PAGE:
In youth care research and daily practice, vulnerability is a challenging concept. Dominantly, vulnerability is conceived as a personal trait. Young people are considered vulnerable because of their low socio-economic background or educational level, gender, age, mental health status, etc. These characteristics are viewed as critical conditions that limit their opportunities to flourish. Two related issues can be considered as problematic in this conceptualization of vulnerability. First, it is an extremely individualistic notion of vulnerability. Second, this individualistic conceptualization of vulnerability ignores the importance of social context. Consequently, seeing vulnerability as a personal trait risks labeling young people as inevitably and personally fragile.
In this project, we challenge this reductionist way of looking at vulnerability. Based on a quality of life perspective on youth care, we consider vulnerability as a social phenomenon. Quality of Life reflects an ecological approach which views children and adolescents as individuals who are best understood within the context of the environments that are important to them. From this quality of life perspective, vulnerability is not so much a personal characteristic, but rather the result of an interaction between individuals and their surroundings. Social vulnerability occurs when young people derive little benefit from societal institutions and are continually confronted with the negative effects of these structures. So, young people in youth care, coming into contact with e.g. the educational or justice system, are at risk of mainly experiencing the negative effects of these institutions leading to stigmatization, discrimination and finally exclusion from society.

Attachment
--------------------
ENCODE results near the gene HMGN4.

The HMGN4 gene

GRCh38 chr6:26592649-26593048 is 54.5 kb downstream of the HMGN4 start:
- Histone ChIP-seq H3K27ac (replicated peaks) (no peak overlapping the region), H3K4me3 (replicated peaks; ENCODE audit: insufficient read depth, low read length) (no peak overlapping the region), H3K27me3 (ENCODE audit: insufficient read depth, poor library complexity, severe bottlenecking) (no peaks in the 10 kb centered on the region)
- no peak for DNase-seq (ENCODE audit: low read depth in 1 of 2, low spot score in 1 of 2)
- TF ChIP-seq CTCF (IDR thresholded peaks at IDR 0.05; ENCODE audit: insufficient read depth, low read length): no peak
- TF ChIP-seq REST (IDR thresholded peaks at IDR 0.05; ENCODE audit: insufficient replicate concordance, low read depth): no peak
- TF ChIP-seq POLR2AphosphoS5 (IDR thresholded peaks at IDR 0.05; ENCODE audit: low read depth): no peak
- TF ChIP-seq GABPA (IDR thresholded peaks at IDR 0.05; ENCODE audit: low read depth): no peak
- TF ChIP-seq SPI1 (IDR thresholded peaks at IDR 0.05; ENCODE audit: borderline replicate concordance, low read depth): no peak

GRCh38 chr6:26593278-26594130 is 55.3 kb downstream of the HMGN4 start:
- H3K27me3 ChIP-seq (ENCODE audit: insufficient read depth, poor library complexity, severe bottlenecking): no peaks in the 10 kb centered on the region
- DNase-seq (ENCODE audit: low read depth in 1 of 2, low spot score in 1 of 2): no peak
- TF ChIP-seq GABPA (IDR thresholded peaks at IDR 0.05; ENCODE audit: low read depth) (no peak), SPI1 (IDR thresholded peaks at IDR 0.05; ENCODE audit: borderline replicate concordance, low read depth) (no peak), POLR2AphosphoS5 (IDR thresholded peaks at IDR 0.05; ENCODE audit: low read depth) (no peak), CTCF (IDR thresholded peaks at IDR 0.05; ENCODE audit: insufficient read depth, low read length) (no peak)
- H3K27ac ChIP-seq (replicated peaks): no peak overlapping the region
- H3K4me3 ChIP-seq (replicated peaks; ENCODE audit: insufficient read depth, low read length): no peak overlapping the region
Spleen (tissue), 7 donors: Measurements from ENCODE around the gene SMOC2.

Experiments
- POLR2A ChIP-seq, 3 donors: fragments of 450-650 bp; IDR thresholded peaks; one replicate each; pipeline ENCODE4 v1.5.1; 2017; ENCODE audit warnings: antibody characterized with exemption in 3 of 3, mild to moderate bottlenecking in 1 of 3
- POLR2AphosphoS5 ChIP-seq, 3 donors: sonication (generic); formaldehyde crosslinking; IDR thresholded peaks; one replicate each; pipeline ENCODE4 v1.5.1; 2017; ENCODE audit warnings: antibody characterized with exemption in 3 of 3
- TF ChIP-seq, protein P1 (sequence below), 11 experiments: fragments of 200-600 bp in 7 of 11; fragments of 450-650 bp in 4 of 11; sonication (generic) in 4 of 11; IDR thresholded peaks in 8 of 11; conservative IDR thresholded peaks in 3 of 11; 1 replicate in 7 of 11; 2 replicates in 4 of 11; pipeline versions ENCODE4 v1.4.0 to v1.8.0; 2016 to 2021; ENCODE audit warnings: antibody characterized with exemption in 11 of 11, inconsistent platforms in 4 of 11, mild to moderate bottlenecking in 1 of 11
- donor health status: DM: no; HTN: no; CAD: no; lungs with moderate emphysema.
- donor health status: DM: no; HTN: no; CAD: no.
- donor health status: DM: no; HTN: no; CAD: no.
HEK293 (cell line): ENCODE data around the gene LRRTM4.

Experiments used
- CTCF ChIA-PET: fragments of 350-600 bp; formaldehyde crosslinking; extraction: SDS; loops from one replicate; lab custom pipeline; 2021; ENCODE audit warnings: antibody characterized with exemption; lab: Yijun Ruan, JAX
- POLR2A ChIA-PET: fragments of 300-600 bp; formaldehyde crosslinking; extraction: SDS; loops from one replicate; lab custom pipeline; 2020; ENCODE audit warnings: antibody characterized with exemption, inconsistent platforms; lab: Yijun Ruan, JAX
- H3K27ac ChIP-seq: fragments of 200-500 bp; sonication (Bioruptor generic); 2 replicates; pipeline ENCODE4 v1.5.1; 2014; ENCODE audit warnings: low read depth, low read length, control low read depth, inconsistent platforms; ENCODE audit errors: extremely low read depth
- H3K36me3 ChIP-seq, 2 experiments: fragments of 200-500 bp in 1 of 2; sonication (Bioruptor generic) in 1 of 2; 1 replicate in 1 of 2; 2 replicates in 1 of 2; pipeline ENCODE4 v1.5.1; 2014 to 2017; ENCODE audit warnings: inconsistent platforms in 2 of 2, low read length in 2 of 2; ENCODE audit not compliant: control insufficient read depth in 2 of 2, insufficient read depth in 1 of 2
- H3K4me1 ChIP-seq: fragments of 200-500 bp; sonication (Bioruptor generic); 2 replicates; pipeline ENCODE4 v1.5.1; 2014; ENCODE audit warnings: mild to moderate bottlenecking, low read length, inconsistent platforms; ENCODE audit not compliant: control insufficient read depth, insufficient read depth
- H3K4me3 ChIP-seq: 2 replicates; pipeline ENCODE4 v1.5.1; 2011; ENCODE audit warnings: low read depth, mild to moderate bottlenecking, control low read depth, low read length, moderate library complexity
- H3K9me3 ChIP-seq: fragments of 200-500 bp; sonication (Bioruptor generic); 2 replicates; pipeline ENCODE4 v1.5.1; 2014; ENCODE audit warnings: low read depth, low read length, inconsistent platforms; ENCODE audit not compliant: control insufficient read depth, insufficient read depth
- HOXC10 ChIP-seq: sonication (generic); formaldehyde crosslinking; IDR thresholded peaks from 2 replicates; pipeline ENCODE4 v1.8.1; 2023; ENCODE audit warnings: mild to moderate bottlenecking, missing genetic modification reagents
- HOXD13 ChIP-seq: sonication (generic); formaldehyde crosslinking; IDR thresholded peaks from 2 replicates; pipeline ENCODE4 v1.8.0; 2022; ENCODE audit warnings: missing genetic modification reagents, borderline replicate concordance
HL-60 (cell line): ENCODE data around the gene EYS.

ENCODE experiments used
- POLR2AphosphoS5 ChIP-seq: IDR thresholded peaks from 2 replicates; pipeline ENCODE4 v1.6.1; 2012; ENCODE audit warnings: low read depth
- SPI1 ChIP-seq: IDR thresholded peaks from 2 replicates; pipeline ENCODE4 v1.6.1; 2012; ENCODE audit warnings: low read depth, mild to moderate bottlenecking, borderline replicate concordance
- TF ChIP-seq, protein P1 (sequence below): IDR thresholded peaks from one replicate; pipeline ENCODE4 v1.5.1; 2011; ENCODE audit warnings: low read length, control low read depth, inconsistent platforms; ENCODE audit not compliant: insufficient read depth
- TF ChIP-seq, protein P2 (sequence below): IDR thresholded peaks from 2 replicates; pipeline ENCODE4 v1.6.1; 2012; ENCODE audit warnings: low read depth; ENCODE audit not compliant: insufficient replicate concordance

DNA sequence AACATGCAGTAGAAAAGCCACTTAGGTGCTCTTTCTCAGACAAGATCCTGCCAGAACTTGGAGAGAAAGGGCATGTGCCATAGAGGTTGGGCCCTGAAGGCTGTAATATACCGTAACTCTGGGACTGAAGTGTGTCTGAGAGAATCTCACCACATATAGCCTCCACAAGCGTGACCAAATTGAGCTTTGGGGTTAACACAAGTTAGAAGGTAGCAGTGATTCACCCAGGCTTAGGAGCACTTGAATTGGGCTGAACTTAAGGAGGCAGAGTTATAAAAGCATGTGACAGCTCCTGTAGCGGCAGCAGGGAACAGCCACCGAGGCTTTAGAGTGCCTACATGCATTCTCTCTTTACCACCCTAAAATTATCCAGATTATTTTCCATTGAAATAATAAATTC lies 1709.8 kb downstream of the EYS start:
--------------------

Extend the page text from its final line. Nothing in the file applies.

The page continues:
Chris Swerts , Fien Van Wolvelaer
1/04/2018 - 22/09/2019